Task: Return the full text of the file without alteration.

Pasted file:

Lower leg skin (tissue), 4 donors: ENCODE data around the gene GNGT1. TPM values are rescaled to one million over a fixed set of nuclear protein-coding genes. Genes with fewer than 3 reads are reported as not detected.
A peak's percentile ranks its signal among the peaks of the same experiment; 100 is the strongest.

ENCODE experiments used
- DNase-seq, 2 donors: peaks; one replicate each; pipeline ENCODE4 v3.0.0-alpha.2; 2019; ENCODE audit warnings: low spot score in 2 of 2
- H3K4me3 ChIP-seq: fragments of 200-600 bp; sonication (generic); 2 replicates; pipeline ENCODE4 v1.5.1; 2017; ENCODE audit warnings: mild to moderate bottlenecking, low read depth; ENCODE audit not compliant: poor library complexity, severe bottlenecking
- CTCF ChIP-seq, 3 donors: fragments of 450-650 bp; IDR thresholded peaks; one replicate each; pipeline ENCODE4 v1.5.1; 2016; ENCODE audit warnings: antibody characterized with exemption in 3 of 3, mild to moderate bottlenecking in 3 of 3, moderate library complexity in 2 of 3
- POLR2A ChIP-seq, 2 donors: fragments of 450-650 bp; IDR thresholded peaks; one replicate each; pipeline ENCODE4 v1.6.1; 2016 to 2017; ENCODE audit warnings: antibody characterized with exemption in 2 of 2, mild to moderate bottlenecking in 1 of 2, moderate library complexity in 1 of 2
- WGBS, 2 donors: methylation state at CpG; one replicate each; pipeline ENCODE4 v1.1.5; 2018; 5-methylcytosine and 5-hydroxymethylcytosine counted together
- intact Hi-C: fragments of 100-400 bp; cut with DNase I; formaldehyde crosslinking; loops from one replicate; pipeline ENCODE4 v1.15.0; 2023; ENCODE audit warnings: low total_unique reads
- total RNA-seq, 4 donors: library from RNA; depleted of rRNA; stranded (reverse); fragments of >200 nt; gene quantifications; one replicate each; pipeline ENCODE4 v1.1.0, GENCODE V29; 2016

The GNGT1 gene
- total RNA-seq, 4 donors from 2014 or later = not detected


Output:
Lower leg skin (tissue), 4 donors: ENCODE data around the gene GNGT1. TPM values are rescaled to one million over a fixed set of nuclear protein-coding genes. Genes with fewer than 3 reads are reported as not detected.
A peak's percentile ranks its signal among the peaks of the same experiment; 100 is the strongest.

ENCODE experiments used
- DNase-seq, 2 donors: peaks; one replicate each; pipeline ENCODE4 v3.0.0-alpha.2; 2019; ENCODE audit warnings: low spot score in 2 of 2
- H3K4me3 ChIP-seq: fragments of 200-600 bp; sonication (generic); 2 replicates; pipeline ENCODE4 v1.5.1; 2017; ENCODE audit warnings: mild to moderate bottlenecking, low read depth; ENCODE audit not compliant: poor library complexity, severe bottlenecking
- CTCF ChIP-seq, 3 donors: fragments of 450-650 bp; IDR thresholded peaks; one replicate each; pipeline ENCODE4 v1.5.1; 2016; ENCODE audit warnings: antibody characterized with exemption in 3 of 3, mild to moderate bottlenecking in 3 of 3, moderate library complexity in 2 of 3
- POLR2A ChIP-seq, 2 donors: fragments of 450-650 bp; IDR thresholded peaks; one replicate each; pipeline ENCODE4 v1.6.1; 2016 to 2017; ENCODE audit warnings: antibody characterized with exemption in 2 of 2, mild to moderate bottlenecking in 1 of 2, moderate library complexity in 1 of 2
- WGBS, 2 donors: methylation state at CpG; one replicate each; pipeline ENCODE4 v1.1.5; 2018; 5-methylcytosine and 5-hydroxymethylcytosine counted together
- intact Hi-C: fragments of 100-400 bp; cut with DNase I; formaldehyde crosslinking; loops from one replicate; pipeline ENCODE4 v1.15.0; 2023; ENCODE audit warnings: low total_unique reads
- total RNA-seq, 4 donors: library from RNA; depleted of rRNA; stranded (reverse); fragments of >200 nt; gene quantifications; one replicate each; pipeline ENCODE4 v1.1.0, GENCODE V29; 2016

The GNGT1 gene
- total RNA-seq, 4 donors from 2014 or later = not detected